The candidate's long-term career goal is to become an academic leader in ?precision cancer prevention?, by linking clinical and epidemiological risk factors with novel molecular markers, and applying decision and implementation tools to direct heathcare resources to the most effective and practical prevention strategies in the appropriate risk groups. The U.S. Preventive Services Task Force (USPSTF) recently released new recommendations supporting the use of low-dose aspirin for the primary prevention of CRC and CVD in adults aged 50-59 with certain CVD risk profiles. However, evidence for the efficacy of daily low-dose aspirin use among older people are lacking, and net benefits were not considered in the context of baseline CRC risk. In addition, impact and challenges in implementing the 2016 USPSTF guideline, and potential more refined precision-based recommendations have not been investigated. Building on the candidate's passion to bridge evidence with policy to improve practice in real world settings, as well as her prior research experience in cancer epidemiology and aspirin chemoprevention, the candidate seeks to fill these knowledge gaps through this novel and high impact research project to 1) examine the overall benefits and harms of low-dose daily aspirin use in a large randomized controlled trial among adults aged 65 and above, and estimate aspirin's efficacy on CRC according to CRC screening and baseline CRC risk predicted by clinical and genetic susceptibility (Aim 1); 2) refine the net benefits of low-dose aspirin use among adults aged 50 and above according to both CRC and CVD risk integrating findings from the RCT and stratified analyses using decision modeling (Aim 2); 3) examine the impact of 2016 USPSTF recommendations using national survey, and identify the barriers and facilitators for implementation at provider and patient level through interviews (Aim 3). The candidate will develop the necessary skills to conduct this work through a multidisciplinary mentoring committee, consisting of internationally recognized experts in cancer prevention and implementation science (Dr. Graham Colditz), aspirin chemoprevention (Dr. Andrew Chan), decision modeling (Dr. Ann Zauber), and health behaviors (Dr.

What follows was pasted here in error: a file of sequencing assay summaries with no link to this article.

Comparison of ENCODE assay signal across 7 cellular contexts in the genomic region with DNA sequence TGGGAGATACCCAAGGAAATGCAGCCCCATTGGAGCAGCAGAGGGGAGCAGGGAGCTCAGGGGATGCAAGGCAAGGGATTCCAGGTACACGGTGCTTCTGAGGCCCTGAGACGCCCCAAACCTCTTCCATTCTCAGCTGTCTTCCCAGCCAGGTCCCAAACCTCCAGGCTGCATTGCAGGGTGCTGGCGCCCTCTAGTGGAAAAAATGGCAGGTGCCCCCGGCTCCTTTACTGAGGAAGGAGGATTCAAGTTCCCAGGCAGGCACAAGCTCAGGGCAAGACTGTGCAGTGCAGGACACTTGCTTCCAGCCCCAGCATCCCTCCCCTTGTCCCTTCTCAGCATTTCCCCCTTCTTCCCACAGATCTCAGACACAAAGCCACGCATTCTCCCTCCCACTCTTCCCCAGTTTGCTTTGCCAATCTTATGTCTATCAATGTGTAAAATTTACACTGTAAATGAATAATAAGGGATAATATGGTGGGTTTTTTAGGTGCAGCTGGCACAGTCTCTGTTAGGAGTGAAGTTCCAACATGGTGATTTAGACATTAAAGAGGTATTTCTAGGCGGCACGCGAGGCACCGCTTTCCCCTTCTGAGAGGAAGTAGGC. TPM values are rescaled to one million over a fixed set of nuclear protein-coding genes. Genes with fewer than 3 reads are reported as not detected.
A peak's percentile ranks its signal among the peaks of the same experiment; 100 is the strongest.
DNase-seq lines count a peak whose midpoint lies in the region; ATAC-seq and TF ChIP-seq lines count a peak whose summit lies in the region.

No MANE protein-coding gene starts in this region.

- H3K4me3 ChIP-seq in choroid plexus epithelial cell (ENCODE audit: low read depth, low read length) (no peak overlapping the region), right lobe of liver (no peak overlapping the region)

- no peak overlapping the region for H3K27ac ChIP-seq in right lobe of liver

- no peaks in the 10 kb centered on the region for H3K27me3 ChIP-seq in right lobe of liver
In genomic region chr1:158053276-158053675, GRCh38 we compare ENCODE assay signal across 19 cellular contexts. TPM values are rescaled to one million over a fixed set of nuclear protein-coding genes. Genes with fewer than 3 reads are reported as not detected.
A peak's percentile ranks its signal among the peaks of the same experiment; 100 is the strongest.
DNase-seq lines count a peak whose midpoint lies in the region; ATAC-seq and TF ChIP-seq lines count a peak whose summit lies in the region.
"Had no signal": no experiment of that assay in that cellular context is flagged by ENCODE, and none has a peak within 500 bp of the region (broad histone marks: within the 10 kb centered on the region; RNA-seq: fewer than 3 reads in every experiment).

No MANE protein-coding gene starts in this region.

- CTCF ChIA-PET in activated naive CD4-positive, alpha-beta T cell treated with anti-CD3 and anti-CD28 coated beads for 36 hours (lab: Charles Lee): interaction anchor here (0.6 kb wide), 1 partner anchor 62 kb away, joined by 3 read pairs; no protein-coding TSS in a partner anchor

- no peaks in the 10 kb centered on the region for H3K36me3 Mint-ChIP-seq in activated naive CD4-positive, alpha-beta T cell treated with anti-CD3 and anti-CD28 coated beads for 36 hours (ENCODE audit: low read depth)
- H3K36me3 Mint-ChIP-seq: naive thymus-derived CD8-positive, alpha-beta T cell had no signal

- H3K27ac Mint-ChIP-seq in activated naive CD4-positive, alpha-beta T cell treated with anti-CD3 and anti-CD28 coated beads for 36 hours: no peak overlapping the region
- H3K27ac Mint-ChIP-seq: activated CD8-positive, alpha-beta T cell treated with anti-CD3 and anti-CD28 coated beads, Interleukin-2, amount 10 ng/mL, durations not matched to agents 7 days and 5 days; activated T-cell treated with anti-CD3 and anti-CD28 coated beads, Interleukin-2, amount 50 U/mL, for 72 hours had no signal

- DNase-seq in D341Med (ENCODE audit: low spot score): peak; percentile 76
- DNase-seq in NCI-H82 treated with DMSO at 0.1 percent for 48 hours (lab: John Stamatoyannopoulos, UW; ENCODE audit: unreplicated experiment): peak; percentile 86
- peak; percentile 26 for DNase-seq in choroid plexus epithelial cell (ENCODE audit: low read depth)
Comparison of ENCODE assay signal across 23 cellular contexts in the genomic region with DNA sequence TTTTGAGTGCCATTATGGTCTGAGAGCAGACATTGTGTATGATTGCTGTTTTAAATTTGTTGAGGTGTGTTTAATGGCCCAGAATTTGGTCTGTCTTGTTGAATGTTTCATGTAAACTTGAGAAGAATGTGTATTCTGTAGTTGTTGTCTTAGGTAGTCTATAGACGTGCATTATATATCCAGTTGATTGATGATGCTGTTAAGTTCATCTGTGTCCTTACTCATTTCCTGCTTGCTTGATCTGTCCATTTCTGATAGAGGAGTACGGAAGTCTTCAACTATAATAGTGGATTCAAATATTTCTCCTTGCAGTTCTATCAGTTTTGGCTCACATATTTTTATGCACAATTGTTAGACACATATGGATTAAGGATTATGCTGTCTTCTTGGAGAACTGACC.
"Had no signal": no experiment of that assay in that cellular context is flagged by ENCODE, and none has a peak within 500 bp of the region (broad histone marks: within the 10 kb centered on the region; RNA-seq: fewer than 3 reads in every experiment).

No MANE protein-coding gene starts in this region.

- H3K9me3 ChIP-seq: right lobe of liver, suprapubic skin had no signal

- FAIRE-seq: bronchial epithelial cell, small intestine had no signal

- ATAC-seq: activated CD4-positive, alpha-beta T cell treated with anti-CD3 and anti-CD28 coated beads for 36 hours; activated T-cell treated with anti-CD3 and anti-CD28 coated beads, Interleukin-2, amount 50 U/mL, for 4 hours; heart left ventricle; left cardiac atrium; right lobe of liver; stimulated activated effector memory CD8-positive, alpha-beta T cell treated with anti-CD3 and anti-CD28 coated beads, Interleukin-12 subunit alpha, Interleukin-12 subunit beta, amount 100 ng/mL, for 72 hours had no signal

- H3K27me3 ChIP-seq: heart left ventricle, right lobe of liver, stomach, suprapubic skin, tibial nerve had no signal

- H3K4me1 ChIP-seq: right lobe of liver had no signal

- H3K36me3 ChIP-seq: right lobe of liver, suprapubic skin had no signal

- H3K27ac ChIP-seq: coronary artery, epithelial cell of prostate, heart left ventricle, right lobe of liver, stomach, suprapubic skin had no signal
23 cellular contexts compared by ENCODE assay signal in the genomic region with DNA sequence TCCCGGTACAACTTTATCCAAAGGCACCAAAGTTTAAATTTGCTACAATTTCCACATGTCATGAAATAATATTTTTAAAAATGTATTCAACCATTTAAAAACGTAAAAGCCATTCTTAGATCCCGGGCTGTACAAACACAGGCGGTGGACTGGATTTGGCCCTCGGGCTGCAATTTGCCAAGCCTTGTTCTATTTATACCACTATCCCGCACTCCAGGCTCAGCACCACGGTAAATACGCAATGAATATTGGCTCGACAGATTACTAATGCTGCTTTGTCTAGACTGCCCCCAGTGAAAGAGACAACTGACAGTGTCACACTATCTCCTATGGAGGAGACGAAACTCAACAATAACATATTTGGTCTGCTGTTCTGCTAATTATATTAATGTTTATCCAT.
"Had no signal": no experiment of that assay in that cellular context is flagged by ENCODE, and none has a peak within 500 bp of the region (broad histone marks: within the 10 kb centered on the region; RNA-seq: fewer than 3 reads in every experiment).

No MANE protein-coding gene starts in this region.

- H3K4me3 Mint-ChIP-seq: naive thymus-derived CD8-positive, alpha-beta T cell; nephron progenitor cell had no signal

Aim ee James). The candidate will also receive committed mentorship from Dr. John McNeil at Monash University and Dr. Iris Lansdorp-Vogelaar from Erasmus MC, and collaborate with Dr. Nathan Moore from BJC Medical Group. In addition to mentored research, the candidate will also benefit from formal training through didactic coursework, attendance at scientific meetings, publication in peer-reviewed journals, and submission of an R01 grant. This mentoring and in-depth training in decision science and implementation science as well as national and international collaborations, will be critical for the candidate to develop new, interdisciplinary, and unique areas of expertise, and establish a strong research network that expands from cancer epidemiology to policy making to implementation, which will be instrumental for her transition to an independent investigator and as an emerging leader in cancer prevention.
The U.S. Preventive Services Task Force (USPSTF) released new recommendations supporting the use of low-dose aspirin for the primary prevention of cardiovascular disease (CVD) and colorectal cancer (CRC) among individuals with high CVD risk. The recommendations are based on limited evidence among older population and do not stratify by CRC risk. Recalibrating the net benefits of aspirin, not only taking into account findings from a large clinical trial among elder population, but also in the context of CRC risk as predicted by clinical and genetic factors, will accelerate the development of a precision-based prevention strategy. Assessment of the impact and challenges in implementing the 2016 USPSTF guidelines, and potential CRC and CVD risk-based recommendations will inform future innovative multi-level interventions to improve the use of aspirin for primary prevention of CRC and CVD, two major chronic diseases.
|Liu, Po-Hong; Wu, Kana; Ng, Kimmie et al. (2018) Association of Obesity With Risk of Early-Onset Colorectal Cancer Among Women. JAMA Oncol :|